October 18, 2019 Interview – Betty Buckley
Informing us of the past, present, and what is to come, stories define who we are. An undeniable extension of humanity, a good storyteller is able to improvise, be theatrical, and embellish when necessary. These elements and more are what makes Tony-Award winning Broadway, film and TV Actress/Singer Betty Buckley such a captivate performer. From her various Broadway credits including 1973’s Pippin to her feature credits including the more recent 2016 film Split or AMC’s Preacher series, Buckley’s talent shines through in everything she does.
Possessing equal love for acting as she does music, she has released eighteen studio albums over the last three decades and now hits the road in late 2019 for a series of concert events. A schedule that will run into 2020, it all begins on October 17th with shows also on 18th and 19th at the Segerstorm Center for the Arts in Costa Mesa, CA. Eager to get out there and share her music with the world, amidst her busy schedule Betty Buckley sat down to chat about her beginnings, how she approaches music and acting, plans for the future, plus much more.
Since I was three-years-old, I had studied dance with my aunt who was a dance teacher and had been a professional dancer. My mother also had an incredible collection of the classic Broadway Musicals. And I remember when I was around twelve and babysitting, I used all my babysitting money to buy albums by all the great Lady Singers and some of the great Jazz Instrumentalists. I studied them and sang with them on our record player. I just loved it! I loved music, and I somehow just knew I would be on Broadway some day. It felt like a kind of given trajectory. I’ve been performing, with my mother’s encouragement, since I was eleven-years-old and, professionally, since I was fifteen. I had started singing when I was very young in the Methodist Church Youth Choir.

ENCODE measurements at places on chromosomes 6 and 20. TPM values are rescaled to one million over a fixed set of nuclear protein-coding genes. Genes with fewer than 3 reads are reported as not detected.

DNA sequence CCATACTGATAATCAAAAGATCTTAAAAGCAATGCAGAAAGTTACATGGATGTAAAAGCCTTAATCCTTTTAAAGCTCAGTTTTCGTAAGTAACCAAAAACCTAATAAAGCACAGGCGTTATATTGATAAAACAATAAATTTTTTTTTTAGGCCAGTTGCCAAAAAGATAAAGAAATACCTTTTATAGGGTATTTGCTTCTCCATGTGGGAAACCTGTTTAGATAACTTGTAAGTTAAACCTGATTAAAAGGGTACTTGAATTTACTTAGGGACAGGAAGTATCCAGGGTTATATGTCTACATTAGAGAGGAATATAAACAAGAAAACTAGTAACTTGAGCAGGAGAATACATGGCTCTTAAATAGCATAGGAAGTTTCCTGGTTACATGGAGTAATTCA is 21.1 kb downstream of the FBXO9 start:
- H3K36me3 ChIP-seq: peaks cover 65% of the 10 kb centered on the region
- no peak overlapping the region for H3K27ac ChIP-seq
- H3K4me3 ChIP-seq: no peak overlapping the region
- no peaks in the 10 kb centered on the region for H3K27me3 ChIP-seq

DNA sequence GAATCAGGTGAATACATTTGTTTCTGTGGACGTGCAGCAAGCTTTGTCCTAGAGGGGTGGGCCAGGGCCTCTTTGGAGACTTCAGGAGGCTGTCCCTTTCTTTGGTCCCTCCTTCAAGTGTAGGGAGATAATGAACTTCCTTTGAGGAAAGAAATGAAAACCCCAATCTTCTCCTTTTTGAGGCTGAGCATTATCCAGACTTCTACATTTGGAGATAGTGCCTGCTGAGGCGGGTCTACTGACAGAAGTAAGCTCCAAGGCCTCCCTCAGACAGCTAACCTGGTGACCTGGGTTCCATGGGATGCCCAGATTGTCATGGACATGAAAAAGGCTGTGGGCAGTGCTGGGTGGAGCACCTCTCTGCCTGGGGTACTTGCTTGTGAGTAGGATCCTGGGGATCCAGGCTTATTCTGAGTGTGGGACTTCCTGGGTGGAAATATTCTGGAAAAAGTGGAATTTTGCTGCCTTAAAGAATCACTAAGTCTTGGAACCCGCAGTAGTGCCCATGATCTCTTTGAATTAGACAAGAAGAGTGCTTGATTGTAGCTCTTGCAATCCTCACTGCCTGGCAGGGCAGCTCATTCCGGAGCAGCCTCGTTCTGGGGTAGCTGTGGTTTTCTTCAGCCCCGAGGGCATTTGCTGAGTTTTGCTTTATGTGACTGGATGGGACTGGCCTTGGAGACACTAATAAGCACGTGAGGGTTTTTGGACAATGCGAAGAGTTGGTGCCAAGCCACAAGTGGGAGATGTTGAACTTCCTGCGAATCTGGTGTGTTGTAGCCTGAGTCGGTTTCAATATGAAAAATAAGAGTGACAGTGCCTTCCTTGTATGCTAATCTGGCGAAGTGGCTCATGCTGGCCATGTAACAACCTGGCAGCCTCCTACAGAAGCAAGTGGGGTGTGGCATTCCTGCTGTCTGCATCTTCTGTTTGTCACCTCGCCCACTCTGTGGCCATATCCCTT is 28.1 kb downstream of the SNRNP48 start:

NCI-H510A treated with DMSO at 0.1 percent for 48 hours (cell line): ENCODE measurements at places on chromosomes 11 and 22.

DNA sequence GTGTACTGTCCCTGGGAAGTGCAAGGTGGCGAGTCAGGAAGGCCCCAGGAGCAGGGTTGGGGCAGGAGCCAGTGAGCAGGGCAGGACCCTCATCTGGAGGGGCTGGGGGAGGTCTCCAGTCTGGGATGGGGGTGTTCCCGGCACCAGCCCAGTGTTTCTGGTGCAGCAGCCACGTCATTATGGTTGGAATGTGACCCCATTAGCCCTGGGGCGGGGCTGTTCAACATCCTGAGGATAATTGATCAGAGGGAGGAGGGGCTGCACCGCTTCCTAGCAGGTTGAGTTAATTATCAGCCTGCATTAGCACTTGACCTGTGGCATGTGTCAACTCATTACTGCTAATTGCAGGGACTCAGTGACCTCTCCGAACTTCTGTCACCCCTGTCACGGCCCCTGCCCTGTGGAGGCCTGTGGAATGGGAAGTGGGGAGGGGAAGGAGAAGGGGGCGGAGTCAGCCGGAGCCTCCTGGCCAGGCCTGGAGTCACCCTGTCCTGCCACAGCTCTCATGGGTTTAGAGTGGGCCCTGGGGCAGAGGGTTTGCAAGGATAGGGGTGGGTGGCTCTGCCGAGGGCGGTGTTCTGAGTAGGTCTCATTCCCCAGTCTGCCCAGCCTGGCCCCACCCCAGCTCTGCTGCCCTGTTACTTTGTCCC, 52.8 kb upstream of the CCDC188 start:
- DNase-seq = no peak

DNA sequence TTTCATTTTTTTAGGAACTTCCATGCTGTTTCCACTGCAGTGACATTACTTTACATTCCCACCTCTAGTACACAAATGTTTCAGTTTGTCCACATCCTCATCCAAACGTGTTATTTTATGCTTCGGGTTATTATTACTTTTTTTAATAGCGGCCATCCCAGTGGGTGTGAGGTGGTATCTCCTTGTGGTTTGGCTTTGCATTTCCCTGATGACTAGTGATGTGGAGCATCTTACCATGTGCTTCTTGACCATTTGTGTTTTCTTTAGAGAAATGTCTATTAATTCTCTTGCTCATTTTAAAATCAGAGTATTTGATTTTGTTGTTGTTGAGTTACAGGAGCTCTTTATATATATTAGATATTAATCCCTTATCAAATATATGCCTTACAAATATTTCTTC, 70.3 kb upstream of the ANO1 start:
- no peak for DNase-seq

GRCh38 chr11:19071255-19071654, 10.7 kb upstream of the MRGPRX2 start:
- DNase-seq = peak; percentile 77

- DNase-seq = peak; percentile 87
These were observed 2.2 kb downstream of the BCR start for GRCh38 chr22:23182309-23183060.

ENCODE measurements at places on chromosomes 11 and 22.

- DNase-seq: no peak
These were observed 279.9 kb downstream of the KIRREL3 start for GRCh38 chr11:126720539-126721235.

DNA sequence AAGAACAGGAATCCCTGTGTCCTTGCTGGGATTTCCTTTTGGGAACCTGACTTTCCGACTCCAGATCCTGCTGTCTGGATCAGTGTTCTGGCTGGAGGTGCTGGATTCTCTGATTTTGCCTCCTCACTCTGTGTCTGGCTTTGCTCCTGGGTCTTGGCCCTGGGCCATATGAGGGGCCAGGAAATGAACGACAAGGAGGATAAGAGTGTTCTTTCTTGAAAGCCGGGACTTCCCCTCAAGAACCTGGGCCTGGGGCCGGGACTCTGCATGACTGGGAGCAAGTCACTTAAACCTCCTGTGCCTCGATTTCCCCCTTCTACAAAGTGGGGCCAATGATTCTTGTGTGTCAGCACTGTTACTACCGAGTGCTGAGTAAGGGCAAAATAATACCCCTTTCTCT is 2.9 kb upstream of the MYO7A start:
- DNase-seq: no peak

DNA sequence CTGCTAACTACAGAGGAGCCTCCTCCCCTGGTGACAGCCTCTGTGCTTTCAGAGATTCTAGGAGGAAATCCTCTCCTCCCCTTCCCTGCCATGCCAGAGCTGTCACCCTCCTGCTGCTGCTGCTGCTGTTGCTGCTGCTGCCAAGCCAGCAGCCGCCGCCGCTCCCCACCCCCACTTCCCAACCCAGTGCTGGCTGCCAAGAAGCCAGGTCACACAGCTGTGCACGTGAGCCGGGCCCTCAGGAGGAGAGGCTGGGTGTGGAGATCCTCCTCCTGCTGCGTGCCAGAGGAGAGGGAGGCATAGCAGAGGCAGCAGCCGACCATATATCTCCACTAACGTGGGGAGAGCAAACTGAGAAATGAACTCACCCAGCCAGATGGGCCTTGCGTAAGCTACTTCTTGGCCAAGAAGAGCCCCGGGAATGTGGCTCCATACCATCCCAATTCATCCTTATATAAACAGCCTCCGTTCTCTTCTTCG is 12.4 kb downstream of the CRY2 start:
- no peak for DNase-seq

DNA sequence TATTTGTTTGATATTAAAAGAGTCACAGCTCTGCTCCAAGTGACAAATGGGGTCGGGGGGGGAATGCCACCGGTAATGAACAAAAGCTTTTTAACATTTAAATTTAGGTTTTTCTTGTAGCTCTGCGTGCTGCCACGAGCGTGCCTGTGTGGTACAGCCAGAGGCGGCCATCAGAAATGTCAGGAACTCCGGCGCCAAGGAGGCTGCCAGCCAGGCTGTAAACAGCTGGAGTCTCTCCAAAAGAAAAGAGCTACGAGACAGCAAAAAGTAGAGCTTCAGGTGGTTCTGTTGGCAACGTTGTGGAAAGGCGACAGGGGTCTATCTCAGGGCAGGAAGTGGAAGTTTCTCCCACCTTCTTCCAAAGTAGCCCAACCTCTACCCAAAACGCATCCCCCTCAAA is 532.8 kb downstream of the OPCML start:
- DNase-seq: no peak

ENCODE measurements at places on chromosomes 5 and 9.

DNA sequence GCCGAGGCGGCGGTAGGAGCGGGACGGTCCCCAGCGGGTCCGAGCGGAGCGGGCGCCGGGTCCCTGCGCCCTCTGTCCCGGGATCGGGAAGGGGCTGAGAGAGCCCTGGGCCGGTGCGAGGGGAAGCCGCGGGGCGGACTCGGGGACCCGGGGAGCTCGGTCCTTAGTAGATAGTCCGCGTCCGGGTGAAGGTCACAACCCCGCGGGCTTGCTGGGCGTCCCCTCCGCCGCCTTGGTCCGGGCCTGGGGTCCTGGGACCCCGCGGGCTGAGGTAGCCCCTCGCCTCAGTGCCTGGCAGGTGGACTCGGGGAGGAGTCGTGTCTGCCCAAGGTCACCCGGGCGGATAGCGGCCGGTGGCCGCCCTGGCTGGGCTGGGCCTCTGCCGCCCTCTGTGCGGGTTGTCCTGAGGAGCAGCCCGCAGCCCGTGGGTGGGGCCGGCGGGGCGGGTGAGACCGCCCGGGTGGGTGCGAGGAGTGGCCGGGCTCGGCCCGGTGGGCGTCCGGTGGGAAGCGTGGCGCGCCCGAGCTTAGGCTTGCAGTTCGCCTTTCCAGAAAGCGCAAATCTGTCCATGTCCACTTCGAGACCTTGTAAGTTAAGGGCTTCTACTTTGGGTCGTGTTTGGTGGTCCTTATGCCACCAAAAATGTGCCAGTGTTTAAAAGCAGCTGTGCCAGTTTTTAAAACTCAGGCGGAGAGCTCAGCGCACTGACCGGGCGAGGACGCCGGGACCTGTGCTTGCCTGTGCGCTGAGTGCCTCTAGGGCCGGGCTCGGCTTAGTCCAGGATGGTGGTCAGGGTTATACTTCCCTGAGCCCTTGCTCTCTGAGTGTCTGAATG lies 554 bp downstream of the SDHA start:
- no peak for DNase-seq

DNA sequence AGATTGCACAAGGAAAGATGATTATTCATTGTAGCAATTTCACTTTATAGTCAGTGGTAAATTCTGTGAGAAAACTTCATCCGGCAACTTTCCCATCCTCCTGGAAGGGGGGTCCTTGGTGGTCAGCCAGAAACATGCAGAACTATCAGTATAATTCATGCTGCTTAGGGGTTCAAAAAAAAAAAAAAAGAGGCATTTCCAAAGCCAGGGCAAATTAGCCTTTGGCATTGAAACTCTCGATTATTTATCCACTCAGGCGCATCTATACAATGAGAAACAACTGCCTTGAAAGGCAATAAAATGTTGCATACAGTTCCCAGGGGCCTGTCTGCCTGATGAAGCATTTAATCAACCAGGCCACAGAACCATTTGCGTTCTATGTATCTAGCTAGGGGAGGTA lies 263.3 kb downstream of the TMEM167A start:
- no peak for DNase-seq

Cryptic Rock –Wow, that is quite a rich history. You did make it to Broadway many years ago, and you have been there many times since then. You have done various productions, but you then got into film and television. What led you into film/television?
Betty Buckley – I was doing a show on Broadway called Pippin, and I auditioned for Brian De Palma for a film he did called Phantom of the Paradise (1974). He didn’t cast me in it, but I did a lot of ADR work creating voices for a lot of minor characters. He then decided he was going to direct the filmof Carrie, the Stephen King novel. He gave me a copy of the book and said, “I want you to play the gym teacher in this.” A few months later, he sent me the script wherein he had combined the role of Ms. Desjardin with the role of the principal in the book. The character was renamed Miss Collins. It was a beautiful feature film debut–a most wonderful gift!
From that film, which became a Cult Classic, I, then, did the TV show Eight is Enough for four years. After that I did the Oscar Winning film Tender Mercies (1983), CATS on Broadway and after that many other shows.